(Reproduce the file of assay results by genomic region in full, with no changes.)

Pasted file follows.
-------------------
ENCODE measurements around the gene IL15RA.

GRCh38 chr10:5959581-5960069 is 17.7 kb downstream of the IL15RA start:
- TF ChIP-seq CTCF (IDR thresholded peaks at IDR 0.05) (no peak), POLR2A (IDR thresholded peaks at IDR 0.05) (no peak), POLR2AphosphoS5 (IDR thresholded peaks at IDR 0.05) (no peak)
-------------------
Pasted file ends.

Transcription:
ENCODE measurements around the gene IL15RA.

GRCh38 chr10:5959581-5960069 is 17.7 kb downstream of the IL15RA start:
- TF ChIP-seq CTCF (IDR thresholded peaks at IDR 0.05) (no peak), POLR2A (IDR thresholded peaks at IDR 0.05) (no peak), POLR2AphosphoS5 (IDR thresholded peaks at IDR 0.05) (no peak)